Today marks the thirteenth anniversary of the very first bitcoin transaction. On the receiving end was computer scientist Hal Finney, who was sent 10 bitcoins from Satoshi Nakamoto; the network’s mysterious, pseudonymous creator in 2008.
The transaction on the already historic date proved that Bitcoin, as a money network, indeed worked and laid the foundation for future growth. This was a week after Nakamoto started running the Bitcoin network on their computer system.
What did this transaction look like?
The transaction ID is f4184fc596403b9d638783cf57adfe4c75c605f6356fbc91338530e9831e9e16 and can be found on all block explorers, such as Blockstream. The transaction was included in the 170th block of the blockchain.
The real identity of Satoshi
The receiving party, Hal Finney, died in 2014 from a rare muscle disease. He is known for his work in advanced cryptography systems and is the second person to run bitcoin’s core client. The first is, of course, Satoshi Nakamoto. Some even believe himself was Nakamoto, a theory that circulates until his day. Finney, however, denied the claims until his death. Finney cryonically frozen his body in hopes of seeing the future someday.
“I mined block 70-something, and I was the recipient of the first bitcoin transaction when Satoshi sent me ten coins as a test,” Finney wrote in a post on Bitcointalk forum in 2009. In his last post on this forum, he said that Satoshi Nakamoto’s true identity still remained a mystery to him. Those ten bitcoins were worth next to nothing at the time, but at the current bitcoin rate, this would be worth over 350,000 dollars.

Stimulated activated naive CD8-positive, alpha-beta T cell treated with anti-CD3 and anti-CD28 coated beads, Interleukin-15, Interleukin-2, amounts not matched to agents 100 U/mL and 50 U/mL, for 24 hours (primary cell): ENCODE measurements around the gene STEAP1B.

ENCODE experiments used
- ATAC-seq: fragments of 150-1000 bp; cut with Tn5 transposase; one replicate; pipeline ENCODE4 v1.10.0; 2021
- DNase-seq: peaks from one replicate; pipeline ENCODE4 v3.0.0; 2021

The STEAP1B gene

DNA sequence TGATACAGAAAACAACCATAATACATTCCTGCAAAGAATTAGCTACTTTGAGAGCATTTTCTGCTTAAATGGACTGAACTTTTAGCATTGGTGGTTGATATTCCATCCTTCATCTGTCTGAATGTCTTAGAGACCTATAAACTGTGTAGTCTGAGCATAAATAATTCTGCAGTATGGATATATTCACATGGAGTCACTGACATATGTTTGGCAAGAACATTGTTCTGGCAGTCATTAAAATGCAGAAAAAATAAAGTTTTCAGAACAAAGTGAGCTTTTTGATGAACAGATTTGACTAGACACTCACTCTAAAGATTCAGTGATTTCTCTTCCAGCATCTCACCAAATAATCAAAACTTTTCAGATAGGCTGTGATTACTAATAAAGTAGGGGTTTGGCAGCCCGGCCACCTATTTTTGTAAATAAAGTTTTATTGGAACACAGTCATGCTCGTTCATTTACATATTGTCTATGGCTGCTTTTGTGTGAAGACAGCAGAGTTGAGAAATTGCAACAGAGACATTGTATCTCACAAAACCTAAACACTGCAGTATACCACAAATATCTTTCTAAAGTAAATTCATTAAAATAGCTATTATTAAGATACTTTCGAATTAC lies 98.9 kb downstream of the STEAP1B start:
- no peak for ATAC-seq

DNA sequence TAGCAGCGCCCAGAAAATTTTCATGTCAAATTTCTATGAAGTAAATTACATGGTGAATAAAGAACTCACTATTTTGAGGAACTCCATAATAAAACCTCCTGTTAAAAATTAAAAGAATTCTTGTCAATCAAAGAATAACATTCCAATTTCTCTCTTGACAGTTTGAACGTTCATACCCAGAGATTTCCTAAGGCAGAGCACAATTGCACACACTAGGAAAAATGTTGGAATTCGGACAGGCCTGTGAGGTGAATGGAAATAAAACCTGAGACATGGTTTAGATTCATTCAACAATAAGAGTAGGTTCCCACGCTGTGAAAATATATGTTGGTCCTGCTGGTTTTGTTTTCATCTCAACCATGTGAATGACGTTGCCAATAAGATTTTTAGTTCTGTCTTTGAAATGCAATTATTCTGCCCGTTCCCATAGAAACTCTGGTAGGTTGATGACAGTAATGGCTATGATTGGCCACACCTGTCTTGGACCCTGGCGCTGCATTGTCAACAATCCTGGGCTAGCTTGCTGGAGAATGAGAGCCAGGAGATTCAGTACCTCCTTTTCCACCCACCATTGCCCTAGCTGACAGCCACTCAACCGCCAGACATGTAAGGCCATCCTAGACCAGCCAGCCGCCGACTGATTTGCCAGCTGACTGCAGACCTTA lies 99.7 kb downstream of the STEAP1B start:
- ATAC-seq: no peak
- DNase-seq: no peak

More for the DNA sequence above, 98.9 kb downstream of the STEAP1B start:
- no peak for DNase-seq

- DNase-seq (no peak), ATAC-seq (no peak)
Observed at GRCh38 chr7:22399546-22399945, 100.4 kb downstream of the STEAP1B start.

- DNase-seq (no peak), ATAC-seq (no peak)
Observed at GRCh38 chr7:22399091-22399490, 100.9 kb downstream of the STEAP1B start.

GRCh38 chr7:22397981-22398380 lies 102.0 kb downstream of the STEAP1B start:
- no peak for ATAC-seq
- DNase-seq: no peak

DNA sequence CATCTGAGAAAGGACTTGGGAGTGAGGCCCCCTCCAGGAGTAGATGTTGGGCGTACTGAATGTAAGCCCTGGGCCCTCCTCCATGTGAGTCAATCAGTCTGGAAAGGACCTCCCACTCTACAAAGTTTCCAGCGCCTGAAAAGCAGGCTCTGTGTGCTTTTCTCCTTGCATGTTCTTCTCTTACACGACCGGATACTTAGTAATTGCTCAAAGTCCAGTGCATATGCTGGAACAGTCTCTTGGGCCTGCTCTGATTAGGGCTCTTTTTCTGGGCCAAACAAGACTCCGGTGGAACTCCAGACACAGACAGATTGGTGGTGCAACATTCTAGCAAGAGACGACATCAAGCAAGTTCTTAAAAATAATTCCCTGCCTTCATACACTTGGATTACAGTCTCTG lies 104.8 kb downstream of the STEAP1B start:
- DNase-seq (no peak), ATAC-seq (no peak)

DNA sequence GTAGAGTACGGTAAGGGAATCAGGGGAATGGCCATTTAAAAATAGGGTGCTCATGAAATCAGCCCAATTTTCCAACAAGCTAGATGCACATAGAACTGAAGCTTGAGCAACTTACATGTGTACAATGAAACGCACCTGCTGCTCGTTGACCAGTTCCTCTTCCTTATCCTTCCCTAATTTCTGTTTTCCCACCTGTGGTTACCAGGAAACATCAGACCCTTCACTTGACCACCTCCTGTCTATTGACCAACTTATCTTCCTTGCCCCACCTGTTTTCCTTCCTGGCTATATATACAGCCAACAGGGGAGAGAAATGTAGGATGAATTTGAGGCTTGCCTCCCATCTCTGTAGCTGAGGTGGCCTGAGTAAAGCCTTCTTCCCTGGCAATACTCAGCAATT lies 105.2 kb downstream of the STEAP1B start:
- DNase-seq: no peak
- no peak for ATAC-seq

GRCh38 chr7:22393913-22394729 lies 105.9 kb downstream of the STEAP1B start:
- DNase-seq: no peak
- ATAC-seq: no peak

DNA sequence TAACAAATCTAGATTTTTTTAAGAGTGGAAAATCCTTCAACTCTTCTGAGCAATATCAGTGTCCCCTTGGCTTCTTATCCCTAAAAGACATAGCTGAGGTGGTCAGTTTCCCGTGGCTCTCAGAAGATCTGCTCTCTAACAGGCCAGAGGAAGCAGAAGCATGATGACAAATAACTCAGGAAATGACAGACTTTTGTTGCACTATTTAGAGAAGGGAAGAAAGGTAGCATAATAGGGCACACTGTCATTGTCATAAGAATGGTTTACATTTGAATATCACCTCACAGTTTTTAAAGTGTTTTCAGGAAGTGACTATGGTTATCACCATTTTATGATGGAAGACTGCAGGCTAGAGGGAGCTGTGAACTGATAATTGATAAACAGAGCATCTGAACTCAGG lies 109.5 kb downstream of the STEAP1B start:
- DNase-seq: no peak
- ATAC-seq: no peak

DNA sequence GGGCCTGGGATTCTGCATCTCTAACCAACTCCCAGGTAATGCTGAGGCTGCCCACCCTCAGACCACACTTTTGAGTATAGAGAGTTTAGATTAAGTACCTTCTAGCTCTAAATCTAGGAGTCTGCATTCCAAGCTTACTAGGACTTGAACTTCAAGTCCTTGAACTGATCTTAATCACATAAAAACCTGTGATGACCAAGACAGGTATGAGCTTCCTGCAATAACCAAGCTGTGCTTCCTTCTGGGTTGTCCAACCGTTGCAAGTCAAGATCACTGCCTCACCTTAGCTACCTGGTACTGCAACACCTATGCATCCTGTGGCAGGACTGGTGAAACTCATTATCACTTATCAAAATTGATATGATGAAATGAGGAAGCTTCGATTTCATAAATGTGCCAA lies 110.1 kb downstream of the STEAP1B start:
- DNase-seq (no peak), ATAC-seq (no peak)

The first ever Bitcoin tweet
Finney happened to be the very first in the world to tweet about bitcoin, which was published a day before the first ever Bitcoin transaction. In the legendary tweet, Finney wrote: “Running bitcoin. Despite his death, his Twitter account is still online and thirteen years later, the network is stronger than ever.”
Despite his illness, Finney’s mind remained sharp. He had strong visions about the future and talked about a scenario where banks with bitcoin as collateral would release their own cryptocurrency. These coins could then be exchanged for bitcoin at that bank. According to Finney, these banks would not issue national currencies, but each give their own taste to the coins. This is very interesting and very close to the truth.
Several crypto exchanges, such as Binance, Coinbase and FTX, have issued their own cryptocurrencies. For example, Binance has released Binance coin, and it can be traded on Binance for bitcoin.
Finney was also one of the first to make a price prediction for bitcoin. He estimated in an email, which was initially lost but later recovered, to Nakamoto in 2009 that bitcoin could be worth 10 million dollars. He calculated this based on total global household wealth (between $100 and $300 trillion) and extrapolated that with Bitcoin’s finite supply of 21 million coins.
Central banks and their own digital currencies
Finney’s vision has yet to become reality. At the moment, fiat money still plays a major role in the exchange of cryptocurrency on these crypto exchanges. In addition, central banks are now working hard on their own cryptos. Just about every central bank in the world, including the EU, the US, Japan and China, has been working on its own digital central bank currency, or the famous CBDCs, since 2020. As it stands, China will be the first to adopt its own currency.